Four Serb Policemen Jailed for Suva Reka Massacre
The War Crimes Chamber of Belgrade’s District Court this week convicted four Serbian former police officers of the murders of 50 Kosovo Albanian civilians in what was widely considered to be one of the worst atrocities committed during the 1998-99 Kosovo war.
However, three of their co-accused were released, after being acquitted on all charges.
Forty-eight out of 50 victims who were executed by Serbian forces in the village of Suva Reka on March 26, 1999, were members of the Berisha family.
At the end of the trial, which began in October 2006, former police commander in Suva Reka, Radojko Repanovic, and ex-policeman Sladjan Cukaric were each sentenced to 20 years in prison after being found guilty of participating in the massacre.
Another former policeman, Miroslav Petkovic, and an ex-member of the Serbian State Security Service, Milorad Nisavic, were sentenced to 15 and 13 years respectively.
Three other accused – former commander of the Special Police Unit Radoslav Mitrovic, and ex-policemen Nenad Jovanovic and Zoran Petkovic – were acquitted of all charges and released after the verdict was delivered.
According to the judgement, Mitrovic, who was a prime suspect in this case, was found not guilty because no-one from his unit was in Suva Reka on the day of the massacre. Jovanovic and Petkovic were acquitted due to a lack of evidence, the judges said.
Prosecutors and defence lawyers of each of the four convicted men have already announced they intend to appeal the verdict.
In the judgement read out on April 23, the judges said this was the worst single massacre of civilians to occur during the Kosovo war, and the victims included 14 children, two babies, a pregnant woman and a 100-year-old woman.
The crime took place in the spring of 1999, during clashes between the Serbian police and Yugoslav army, VJ, on one side and the Kosovo Liberation Army, KLA, on the other.
The judges found in their ruling that on March 26, the defendants rounded up members of the Berisha family in their village of Suva Reka, killing several elderly men with machine-gun fire before forcing the rest of the family into a pizza restaurant and throwing hand-grenades at them.
According to prosecutors in the case, those who showed any signs of life were shot in the head, and the bodies were then transported to a mass grave in Prizren, where they were initially buried.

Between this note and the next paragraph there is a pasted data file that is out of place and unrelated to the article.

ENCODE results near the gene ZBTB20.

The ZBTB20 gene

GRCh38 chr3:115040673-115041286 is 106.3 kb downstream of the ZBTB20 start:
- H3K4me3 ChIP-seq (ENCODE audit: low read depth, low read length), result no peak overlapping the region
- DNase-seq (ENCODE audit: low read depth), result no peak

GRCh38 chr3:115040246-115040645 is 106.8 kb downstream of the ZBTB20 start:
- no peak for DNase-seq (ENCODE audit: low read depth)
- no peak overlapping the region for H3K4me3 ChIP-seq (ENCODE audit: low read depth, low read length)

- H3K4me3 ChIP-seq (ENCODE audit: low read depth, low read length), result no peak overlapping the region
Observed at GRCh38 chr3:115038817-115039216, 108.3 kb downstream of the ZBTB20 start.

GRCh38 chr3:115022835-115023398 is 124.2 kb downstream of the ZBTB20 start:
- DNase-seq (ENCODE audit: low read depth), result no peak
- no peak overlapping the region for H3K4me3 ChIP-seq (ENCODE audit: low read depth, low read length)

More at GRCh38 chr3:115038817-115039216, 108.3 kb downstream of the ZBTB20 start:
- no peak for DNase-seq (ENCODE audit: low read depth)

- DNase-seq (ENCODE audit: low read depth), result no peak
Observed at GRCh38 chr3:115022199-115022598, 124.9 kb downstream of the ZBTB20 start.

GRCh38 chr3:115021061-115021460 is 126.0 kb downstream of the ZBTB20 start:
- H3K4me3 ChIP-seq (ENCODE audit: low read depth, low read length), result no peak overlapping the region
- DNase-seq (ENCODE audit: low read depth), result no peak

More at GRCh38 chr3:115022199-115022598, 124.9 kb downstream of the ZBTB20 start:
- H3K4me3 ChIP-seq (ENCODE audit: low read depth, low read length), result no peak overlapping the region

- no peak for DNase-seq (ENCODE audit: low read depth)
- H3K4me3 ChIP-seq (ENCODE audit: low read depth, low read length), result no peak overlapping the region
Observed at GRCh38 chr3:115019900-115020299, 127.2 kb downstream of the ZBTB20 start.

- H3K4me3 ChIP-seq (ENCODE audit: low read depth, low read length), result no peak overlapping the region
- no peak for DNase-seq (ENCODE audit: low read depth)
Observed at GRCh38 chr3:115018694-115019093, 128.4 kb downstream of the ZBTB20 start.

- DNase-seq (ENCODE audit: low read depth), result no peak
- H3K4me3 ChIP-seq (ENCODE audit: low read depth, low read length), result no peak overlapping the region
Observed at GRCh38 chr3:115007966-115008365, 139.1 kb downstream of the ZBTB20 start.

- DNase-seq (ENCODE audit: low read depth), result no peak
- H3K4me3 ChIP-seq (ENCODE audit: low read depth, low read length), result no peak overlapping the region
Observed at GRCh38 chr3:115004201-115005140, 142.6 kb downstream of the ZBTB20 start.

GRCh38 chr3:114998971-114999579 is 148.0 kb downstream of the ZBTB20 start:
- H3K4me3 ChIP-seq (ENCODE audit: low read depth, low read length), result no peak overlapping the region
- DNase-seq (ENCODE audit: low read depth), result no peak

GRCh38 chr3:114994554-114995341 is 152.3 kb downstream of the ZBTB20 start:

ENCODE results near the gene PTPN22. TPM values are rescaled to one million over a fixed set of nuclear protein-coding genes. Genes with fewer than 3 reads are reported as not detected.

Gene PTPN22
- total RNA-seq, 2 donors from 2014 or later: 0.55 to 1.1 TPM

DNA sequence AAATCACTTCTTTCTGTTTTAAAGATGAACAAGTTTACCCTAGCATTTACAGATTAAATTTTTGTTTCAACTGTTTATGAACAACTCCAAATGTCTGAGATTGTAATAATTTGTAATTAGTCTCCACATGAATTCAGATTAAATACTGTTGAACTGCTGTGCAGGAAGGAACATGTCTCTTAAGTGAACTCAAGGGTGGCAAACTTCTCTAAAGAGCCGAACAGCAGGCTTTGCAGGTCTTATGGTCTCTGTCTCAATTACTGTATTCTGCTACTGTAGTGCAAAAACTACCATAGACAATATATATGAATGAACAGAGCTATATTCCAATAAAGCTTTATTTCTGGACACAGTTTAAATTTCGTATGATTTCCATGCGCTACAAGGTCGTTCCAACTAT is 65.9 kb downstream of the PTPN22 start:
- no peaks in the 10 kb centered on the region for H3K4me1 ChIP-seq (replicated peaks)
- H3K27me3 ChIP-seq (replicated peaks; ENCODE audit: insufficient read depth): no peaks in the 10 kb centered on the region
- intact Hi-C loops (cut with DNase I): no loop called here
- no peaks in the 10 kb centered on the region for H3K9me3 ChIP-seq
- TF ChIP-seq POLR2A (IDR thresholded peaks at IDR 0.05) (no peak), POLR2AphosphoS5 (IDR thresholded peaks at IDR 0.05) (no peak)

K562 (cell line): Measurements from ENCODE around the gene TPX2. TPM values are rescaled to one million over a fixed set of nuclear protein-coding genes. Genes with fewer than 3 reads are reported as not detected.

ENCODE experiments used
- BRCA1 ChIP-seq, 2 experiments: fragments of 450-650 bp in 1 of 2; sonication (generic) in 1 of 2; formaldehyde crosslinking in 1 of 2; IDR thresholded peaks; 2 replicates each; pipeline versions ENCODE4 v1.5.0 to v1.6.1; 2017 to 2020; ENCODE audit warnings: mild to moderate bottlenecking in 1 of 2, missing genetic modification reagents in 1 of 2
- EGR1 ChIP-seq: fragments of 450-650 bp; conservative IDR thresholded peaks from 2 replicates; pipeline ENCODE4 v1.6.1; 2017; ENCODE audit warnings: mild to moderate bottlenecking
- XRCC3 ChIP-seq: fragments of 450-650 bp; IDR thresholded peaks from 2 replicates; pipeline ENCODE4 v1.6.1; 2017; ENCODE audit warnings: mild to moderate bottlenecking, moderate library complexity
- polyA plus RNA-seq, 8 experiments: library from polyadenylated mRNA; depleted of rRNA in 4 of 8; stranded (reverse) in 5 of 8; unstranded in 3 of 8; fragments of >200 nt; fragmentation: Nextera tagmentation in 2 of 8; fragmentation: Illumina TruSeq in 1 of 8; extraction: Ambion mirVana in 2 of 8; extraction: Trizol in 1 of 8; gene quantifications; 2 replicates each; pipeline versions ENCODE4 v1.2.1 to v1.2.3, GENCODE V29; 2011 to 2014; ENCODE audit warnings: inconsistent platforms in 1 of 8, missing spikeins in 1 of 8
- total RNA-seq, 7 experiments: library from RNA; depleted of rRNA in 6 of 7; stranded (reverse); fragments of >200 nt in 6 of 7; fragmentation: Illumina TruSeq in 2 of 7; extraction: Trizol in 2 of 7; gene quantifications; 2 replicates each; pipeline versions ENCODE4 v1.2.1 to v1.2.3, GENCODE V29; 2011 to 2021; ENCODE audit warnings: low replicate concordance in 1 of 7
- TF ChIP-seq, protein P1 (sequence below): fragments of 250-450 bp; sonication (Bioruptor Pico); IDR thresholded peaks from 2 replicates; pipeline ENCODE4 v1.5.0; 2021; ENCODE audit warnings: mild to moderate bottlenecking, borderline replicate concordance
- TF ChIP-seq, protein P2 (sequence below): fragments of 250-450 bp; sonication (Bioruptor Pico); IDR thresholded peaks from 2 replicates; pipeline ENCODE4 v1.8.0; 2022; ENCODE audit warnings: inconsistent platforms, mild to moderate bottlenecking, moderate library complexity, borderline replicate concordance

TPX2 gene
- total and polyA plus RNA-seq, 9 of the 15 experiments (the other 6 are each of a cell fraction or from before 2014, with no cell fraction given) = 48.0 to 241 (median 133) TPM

Some body parts of the victims of the Suva Reka massacre were also unearthed at a secondary mass grave in Batajnica near Belgrade, in an apparent attempt to hide the atrocities. Autopsies of the remains found both in Prizren and Batajnica showed the victims were not killed in a battle, but executed.
Explaining the sentences handed down to the four convicted men, presiding judge Vinka Beraha-Nikicevic said, “The court established that they acted together with the aim to kill [members of the ethnic] Albanian population in Suva Reka on March 26, 1999.
“Many eyewitnesses said that Repanovic ordered Cukaric, Petkovic and other policeman to round up and execute Albanian civilians detained in the Calabria pizza restaurant.”
She said that according to witnesses, Petkovic and Cukaric shot at the women, children and elderly men, as they tried to run away from the police.
Shortly after the verdict was handed down, Serbia’s War Crimes Prosecutor’s Office said it would appeal against the three acquittals.
“We don’t think the justice has been served”, said Bruno Vekaric, spokesman for the prosecutor’s office.
He added that the court heard testimonies from 128 witnesses, which should have been enough for a different outcome.
Dragoljub Todorovic, a lawyer who represents the victims’ family, told IWPR that the court’s decision to acquit the prime suspect and the highest-ranking of the seven accused, Radoslav Mitrovic, was “scandalous”.
Mitrovic’s lawyer, Goran Petronijevic, told IWPR that he was satisfied with the judges’ decision, adding that the court still hasn’t established all facts related to the massacre in Suva Reka.
“This was a very serious crime and it has to be fully investigated,” he said.
One relative of the victims, Idriz Hadzija, told the media that after this verdict – particularly the acquittal of the three defendants – he couldn’t fully trust the Serbian judiciary.
“In the end, they tricked us, after three years of court proceedings,” said another family member, Dzelal Berisha.
Aleksandar Roknic is an IWPR-trained journalist in Belgrade.